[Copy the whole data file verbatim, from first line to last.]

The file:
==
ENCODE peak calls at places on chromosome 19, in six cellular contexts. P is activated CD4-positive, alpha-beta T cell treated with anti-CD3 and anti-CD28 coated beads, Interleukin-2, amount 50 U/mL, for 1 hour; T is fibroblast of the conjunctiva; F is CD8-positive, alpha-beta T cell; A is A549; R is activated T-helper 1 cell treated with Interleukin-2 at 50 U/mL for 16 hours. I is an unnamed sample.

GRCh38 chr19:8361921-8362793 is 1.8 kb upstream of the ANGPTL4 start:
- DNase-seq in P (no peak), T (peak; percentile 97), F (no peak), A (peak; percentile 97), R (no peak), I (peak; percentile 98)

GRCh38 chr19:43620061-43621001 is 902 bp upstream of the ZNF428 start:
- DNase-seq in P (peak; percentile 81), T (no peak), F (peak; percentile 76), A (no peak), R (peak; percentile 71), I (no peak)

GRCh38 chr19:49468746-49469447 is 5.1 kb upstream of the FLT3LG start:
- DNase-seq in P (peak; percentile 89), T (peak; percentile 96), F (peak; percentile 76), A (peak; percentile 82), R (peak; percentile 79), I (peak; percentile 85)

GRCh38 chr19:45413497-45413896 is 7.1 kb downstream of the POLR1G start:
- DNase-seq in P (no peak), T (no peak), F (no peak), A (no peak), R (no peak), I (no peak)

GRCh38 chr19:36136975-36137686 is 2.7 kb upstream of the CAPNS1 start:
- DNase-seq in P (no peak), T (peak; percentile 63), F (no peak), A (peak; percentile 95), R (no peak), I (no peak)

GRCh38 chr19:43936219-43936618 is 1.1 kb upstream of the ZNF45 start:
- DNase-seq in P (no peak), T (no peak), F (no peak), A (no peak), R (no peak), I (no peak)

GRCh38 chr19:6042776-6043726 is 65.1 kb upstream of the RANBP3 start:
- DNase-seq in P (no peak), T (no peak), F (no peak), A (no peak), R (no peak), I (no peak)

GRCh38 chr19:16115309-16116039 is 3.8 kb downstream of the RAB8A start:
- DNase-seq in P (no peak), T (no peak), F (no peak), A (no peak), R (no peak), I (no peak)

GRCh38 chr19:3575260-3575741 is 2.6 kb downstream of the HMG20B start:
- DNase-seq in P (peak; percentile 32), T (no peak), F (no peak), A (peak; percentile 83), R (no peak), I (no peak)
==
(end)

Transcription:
ENCODE peak calls at places on chromosome 19, in six cellular contexts. P is activated CD4-positive, alpha-beta T cell treated with anti-CD3 and anti-CD28 coated beads, Interleukin-2, amount 50 U/mL, for 1 hour; T is fibroblast of the conjunctiva; F is CD8-positive, alpha-beta T cell; A is A549; R is activated T-helper 1 cell treated with Interleukin-2 at 50 U/mL for 16 hours. I is an unnamed sample.

GRCh38 chr19:8361921-8362793 is 1.8 kb upstream of the ANGPTL4 start:
- DNase-seq in P (no peak), T (peak; percentile 97), F (no peak), A (peak; percentile 97), R (no peak), I (peak; percentile 98)

GRCh38 chr19:43620061-43621001 is 902 bp upstream of the ZNF428 start:
- DNase-seq in P (peak; percentile 81), T (no peak), F (peak; percentile 76), A (no peak), R (peak; percentile 71), I (no peak)

GRCh38 chr19:49468746-49469447 is 5.1 kb upstream of the FLT3LG start:
- DNase-seq in P (peak; percentile 89), T (peak; percentile 96), F (peak; percentile 76), A (peak; percentile 82), R (peak; percentile 79), I (peak; percentile 85)

GRCh38 chr19:45413497-45413896 is 7.1 kb downstream of the POLR1G start:
- DNase-seq in P (no peak), T (no peak), F (no peak), A (no peak), R (no peak), I (no peak)

GRCh38 chr19:36136975-36137686 is 2.7 kb upstream of the CAPNS1 start:
- DNase-seq in P (no peak), T (peak; percentile 63), F (no peak), A (peak; percentile 95), R (no peak), I (no peak)

GRCh38 chr19:43936219-43936618 is 1.1 kb upstream of the ZNF45 start:
- DNase-seq in P (no peak), T (no peak), F (no peak), A (no peak), R (no peak), I (no peak)

GRCh38 chr19:6042776-6043726 is 65.1 kb upstream of the RANBP3 start:
- DNase-seq in P (no peak), T (no peak), F (no peak), A (no peak), R (no peak), I (no peak)

GRCh38 chr19:16115309-16116039 is 3.8 kb downstream of the RAB8A start:
- DNase-seq in P (no peak), T (no peak), F (no peak), A (no peak), R (no peak), I (no peak)

GRCh38 chr19:3575260-3575741 is 2.6 kb downstream of the HMG20B start:
- DNase-seq in P (peak; percentile 32), T (no peak), F (no peak), A (peak; percentile 83), R (no peak), I (no peak)